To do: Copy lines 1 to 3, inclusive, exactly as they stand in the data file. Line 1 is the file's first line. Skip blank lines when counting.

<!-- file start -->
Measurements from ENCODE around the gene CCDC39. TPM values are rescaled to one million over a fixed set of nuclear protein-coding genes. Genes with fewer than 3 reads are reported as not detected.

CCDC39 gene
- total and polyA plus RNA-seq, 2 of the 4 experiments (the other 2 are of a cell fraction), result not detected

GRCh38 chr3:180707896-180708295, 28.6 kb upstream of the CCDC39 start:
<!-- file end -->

Measurements from ENCODE around the gene CCDC39. TPM values are rescaled to one million over a fixed set of nuclear protein-coding genes. Genes with fewer than 3 reads are reported as not detected.

CCDC39 gene
- total and polyA plus RNA-seq, 2 of the 4 experiments (the other 2 are of a cell fraction), result not detected